To attach the seat pair to the outside pair, just lay it as it will end up when folded out but put a Carpenter's pencil in the gap. This will give you the perfect amount of space for the hinge. Secure the top hing side first, making sure to keep the pin exactly in the gap left by the pencil. I found it easiest to use a screw point to mark where I'd want the screws and carefully sink the first screw until it binds slightly. After that you can use the tension of the first screw to hold the hinge in place while you perfect the alignment of the remaining screws.  Now do the other side and flip it up and down to make sure it's all gonna work.  Next onto the inner pair...




 To install the hinges for the inner pair, we'll only use 1 board initially. You want to hold one of the inner most boards (the back of the seat, center of the lid) and screw the hinge into it as shown in the first picture (swinging opposite of the first set of hinges you installed). In the first pic, the smooth side is on the left. Do both hinges this way. Now, set this single hinged board on the flipped up seat. The seat braces will prevent you from being able to screw it in, but you can easily eyeball the hinge and put some marks where you'll want the screws to go (2nd picture). Now, pre-drill these holes to make it easier to set the screws while you're holding the board.  In the second picture you can see how I lined up the board and with the hinge hanging down eyeballed the spots where I wanted the screws to go.  The third picture shows you how it will look after you attach the single board to the seat.  We'll attach the 6th board using the back braces.

The next step is to attach the last slat using the seat-back braces.  These are the 17 inch 1x3s. Set them 1.5 inches into the board 2nd from the outside and square them. This will standardize the spaces in the very center and the two spaces nearest the center space to approximately 1 inch.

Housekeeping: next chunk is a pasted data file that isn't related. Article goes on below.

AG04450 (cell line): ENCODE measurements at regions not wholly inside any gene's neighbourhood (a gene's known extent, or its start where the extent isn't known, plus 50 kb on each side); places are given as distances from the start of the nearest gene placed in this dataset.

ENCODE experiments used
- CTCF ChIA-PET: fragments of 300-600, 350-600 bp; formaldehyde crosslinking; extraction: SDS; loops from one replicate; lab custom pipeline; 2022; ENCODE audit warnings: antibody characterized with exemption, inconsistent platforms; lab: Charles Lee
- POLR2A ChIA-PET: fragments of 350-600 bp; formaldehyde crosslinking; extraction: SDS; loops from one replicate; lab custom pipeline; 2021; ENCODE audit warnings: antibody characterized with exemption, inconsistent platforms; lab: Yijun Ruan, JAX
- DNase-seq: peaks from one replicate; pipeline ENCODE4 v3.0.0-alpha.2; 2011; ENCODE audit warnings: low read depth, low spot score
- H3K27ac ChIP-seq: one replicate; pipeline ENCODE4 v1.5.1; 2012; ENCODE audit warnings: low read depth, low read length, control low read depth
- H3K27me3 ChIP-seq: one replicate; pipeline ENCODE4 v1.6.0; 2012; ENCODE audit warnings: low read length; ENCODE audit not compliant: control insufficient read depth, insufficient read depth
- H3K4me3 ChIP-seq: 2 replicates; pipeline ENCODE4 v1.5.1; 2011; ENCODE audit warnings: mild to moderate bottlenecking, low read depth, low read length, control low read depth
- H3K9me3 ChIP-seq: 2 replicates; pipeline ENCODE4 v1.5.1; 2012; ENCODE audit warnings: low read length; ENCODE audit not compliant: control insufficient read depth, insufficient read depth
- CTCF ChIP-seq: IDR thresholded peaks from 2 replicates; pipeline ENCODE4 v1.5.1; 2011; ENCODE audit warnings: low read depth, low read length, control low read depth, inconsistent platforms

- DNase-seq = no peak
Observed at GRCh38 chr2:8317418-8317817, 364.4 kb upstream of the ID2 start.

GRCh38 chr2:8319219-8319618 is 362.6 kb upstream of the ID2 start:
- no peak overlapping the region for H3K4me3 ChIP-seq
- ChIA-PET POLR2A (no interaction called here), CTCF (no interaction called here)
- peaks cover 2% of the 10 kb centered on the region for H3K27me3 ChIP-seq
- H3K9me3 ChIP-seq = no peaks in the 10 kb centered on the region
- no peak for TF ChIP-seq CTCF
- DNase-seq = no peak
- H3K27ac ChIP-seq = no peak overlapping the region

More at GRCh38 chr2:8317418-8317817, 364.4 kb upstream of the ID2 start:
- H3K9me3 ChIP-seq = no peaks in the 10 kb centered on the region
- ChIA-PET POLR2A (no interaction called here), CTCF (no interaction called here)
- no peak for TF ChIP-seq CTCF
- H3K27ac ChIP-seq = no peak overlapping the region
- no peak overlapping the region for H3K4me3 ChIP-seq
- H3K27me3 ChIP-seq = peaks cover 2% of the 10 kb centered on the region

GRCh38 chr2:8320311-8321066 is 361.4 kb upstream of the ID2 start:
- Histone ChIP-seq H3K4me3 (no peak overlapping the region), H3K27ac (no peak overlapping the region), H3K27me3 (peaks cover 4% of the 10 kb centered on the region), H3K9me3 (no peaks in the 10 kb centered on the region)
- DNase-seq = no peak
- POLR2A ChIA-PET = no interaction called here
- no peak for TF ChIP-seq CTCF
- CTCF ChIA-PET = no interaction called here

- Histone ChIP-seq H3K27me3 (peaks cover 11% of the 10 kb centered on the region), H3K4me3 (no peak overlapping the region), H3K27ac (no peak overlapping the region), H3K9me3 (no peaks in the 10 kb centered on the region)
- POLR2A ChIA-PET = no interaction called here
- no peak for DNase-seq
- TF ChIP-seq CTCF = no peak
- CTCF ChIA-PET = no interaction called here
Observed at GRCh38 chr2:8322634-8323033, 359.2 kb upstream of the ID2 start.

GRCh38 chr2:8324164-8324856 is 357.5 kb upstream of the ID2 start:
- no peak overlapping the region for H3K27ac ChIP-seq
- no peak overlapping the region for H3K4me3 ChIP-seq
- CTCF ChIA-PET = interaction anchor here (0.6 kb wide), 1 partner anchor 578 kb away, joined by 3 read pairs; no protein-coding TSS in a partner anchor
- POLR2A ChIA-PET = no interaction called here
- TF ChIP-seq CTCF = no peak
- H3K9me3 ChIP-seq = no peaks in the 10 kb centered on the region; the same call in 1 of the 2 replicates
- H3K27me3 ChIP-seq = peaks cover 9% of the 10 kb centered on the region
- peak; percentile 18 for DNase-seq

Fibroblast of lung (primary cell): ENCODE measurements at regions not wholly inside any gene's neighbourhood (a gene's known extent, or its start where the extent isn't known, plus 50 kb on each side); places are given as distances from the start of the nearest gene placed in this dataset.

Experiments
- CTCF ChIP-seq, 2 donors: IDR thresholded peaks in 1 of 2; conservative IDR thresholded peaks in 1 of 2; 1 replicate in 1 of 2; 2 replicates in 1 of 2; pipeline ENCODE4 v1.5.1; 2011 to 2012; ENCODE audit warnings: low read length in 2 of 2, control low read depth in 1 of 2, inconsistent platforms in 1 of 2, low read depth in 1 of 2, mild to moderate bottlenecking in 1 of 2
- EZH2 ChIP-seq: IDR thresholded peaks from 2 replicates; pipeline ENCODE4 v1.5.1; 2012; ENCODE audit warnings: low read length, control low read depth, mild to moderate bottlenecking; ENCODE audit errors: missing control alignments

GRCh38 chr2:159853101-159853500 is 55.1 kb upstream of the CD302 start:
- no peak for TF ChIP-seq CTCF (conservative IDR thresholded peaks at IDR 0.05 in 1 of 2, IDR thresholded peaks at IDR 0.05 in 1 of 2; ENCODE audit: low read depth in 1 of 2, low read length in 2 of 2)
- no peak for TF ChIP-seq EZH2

Rapid-fire backyard engineering... Once I had this all together and my kid started playing in it I realized that it had a design flaw and I'm not sure how to correct it.  The only way I can think to correct it is to use 2x4x8 for the top slats, but that still wouldn't do too much to fix the fact that cedar is just very pithy wood.  The flaw is that a child who is climbing from the sand to sit on the the seat will grab the top of the seat back to help pull themselves up. This pulls the seat back forward and places a lot of leveraged strain on the screws holding the hinge to the seat section. I'd say that, even if you used bigger, longer screws and somehow managed to not have the screw breach the surface of the board when mounting the hinge (a difficult task) it would still eventually rend the hinge. My solution was to throw together a quick wooden spinning latch that simply flips up over the seat-back brace and holds it snug so a kid can use it to climb.

I took the remaining wood from the 1x3 (~16 inches) and quartered it. Then I anchored one piece near the back brace with 4 screws and screwed a second piece into it pretty loosely. The to 'screw loosely' is drill the screw into the outer piece of wood and have it protrude a bit THEN sink it into the first piece. This prevents them from fitting super snugly and leaves a little spin room. Experiment with tension to get it just right. You can also put some grease on the head of this anchor screw to prevent it from unscrewing itself as you spin the latch. I placed a final screw on the top left corner to prevent the latch piece from spinning in circles and unscrewing itself. 

Put one of these on each side. If you have it tight enough one is all you'll need on each side.